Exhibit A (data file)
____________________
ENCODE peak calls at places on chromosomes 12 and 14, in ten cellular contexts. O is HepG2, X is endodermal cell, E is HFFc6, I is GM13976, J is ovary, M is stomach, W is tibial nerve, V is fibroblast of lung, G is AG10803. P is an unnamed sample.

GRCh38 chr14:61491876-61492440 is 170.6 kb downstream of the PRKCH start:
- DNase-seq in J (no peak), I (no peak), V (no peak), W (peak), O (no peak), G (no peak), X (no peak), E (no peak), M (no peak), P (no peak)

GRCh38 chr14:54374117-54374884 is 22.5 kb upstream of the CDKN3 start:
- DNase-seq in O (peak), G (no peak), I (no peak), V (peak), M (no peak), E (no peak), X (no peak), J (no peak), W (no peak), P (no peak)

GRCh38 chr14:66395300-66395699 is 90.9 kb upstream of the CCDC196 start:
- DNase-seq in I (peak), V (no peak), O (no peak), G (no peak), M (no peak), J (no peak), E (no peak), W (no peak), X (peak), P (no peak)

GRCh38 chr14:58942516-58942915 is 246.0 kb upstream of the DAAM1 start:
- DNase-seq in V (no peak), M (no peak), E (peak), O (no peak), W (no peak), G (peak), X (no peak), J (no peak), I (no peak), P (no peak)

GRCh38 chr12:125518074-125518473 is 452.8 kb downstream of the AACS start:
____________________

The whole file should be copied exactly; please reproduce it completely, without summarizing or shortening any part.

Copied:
ENCODE peak calls at places on chromosomes 12 and 14, in ten cellular contexts. O is HepG2, X is endodermal cell, E is HFFc6, I is GM13976, J is ovary, M is stomach, W is tibial nerve, V is fibroblast of lung, G is AG10803. P is an unnamed sample.

GRCh38 chr14:61491876-61492440 is 170.6 kb downstream of the PRKCH start:
- DNase-seq in J (no peak), I (no peak), V (no peak), W (peak), O (no peak), G (no peak), X (no peak), E (no peak), M (no peak), P (no peak)

GRCh38 chr14:54374117-54374884 is 22.5 kb upstream of the CDKN3 start:
- DNase-seq in O (peak), G (no peak), I (no peak), V (peak), M (no peak), E (no peak), X (no peak), J (no peak), W (no peak), P (no peak)

GRCh38 chr14:66395300-66395699 is 90.9 kb upstream of the CCDC196 start:
- DNase-seq in I (peak), V (no peak), O (no peak), G (no peak), M (no peak), J (no peak), E (no peak), W (no peak), X (peak), P (no peak)

GRCh38 chr14:58942516-58942915 is 246.0 kb upstream of the DAAM1 start:
- DNase-seq in V (no peak), M (no peak), E (peak), O (no peak), W (no peak), G (peak), X (no peak), J (no peak), I (no peak), P (no peak)

GRCh38 chr12:125518074-125518473 is 452.8 kb downstream of the AACS start: